kashua
 

Author Sayad Kashua to Speak at The College of Wooster as Part of “Challenging Borders” Series

Free lecture on Monday, October 31, at 7:30 p.m. in the Wilson Governance Room in the Scot Center

28 October, 2016 by Sarah Stanley

Author Sayed Kashua will deliver a public lecture on the topic: “Transgressing borders: Culture as a vehicle for socio-political change” in the Wilson Governance Room in the Scot Center at 7:30 p.m. on Monday, October 31, 2016, at The College of Wooster. The event is sponsored by the Global and International Studies (GIS) program as part of its “Challenging Borders” series. Kashua’s visit is also supported by Political Science, Middle Eastern and North African Studies, Kornfeld Fund, OISA and the Cultural Events Committee. 

Kashua has been praised by the New York Times as “a master of subtle nuance in dealing with both Arab and Jewish society.” He is an Arab-Israeli who moved to Jerusalem as a child and lived there until 2014. He devoted his life to telling Israelis the Palestinian story. He devoted his novels and his satirical weekly column published in Haaretz to telling the Arab story and exploring the contradictions of modern Israel, while also capturing the nuances of everyday family life in all its tenderness and chaos. In 2014, Kashua emigrated to the US with his family. He now teaches Hebrew at the University of Illinois but still writes his column for Haaretz.

Kashua has written five books, starting with his debut book, Dancing Arabs, where he explored the theme of dual identity. HIs novels are engaging and perceptive, expressing the complex position of Palestinians in Israel. In a humorous vein, Kashua’s television program, ‘Arab Labor,’ confronts issues of assimilation and discrimination that are familiar to many American Jews. The show navigates a narrow course between assuming one’s Israeli identity and retaining one’s ethnic distinctiveness.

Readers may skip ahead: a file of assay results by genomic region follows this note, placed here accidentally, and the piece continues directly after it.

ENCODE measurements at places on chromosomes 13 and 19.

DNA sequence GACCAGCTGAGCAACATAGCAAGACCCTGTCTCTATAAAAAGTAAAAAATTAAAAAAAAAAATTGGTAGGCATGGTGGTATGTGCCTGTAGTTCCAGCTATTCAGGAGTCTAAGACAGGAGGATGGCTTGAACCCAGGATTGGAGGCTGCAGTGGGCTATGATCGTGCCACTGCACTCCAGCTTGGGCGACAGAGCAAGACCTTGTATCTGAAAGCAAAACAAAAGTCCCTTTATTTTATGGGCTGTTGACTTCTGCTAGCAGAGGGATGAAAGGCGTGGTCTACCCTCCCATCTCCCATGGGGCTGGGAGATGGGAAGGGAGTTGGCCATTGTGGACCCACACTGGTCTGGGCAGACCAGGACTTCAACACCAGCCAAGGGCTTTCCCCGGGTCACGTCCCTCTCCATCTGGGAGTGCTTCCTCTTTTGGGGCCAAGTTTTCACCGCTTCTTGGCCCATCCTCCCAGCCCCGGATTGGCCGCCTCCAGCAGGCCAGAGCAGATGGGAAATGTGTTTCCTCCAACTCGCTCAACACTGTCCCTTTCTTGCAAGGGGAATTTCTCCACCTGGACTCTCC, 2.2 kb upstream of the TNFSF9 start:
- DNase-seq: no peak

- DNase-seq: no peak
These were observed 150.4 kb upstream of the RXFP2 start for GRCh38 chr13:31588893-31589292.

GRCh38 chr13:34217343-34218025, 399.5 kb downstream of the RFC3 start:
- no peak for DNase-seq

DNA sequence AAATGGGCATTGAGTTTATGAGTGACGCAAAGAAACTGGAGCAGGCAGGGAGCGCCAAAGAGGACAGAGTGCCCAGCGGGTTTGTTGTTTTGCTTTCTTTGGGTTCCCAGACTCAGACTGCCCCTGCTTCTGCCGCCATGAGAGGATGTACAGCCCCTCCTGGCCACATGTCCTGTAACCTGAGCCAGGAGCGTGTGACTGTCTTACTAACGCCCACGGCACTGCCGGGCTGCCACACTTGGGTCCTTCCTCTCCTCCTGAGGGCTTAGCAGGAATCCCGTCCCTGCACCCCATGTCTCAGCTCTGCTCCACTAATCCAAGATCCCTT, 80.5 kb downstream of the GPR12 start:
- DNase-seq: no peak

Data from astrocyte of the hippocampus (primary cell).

Kashua is the recipient of numerous honors and awards, including the San Francisco Jewish Film Festival’s Freedom of Expression Award (2010), Germany’s Lessing Prize (2006) and the Prime Minister’s Israel Prize (2005).

“Challenging Borders” is GIS’s collaborative and interdisciplinary forum for the academic year 2016-17. “With this collaboration, we want to broaden the communities understanding of the movement of people, ideas, and objects as a dynamic cultural, political, and economic process with a long history. Migration exists within a dynamic social universe. The inspiration for this year’s collaboration came from last year's panel on the question of, “Refugee or Migrant?” when one of panelists Ibrahim Sirkeci suggested “the use of "mobility" and "mover" in place of "migration" and "migrant" as a starting point to universalize all people who move in one direction or another,” said Amyaz Moledina, Chair of the Global and International Studies program.

 For more information, contact Amyaz Moledina, Chair of Global and International Studies.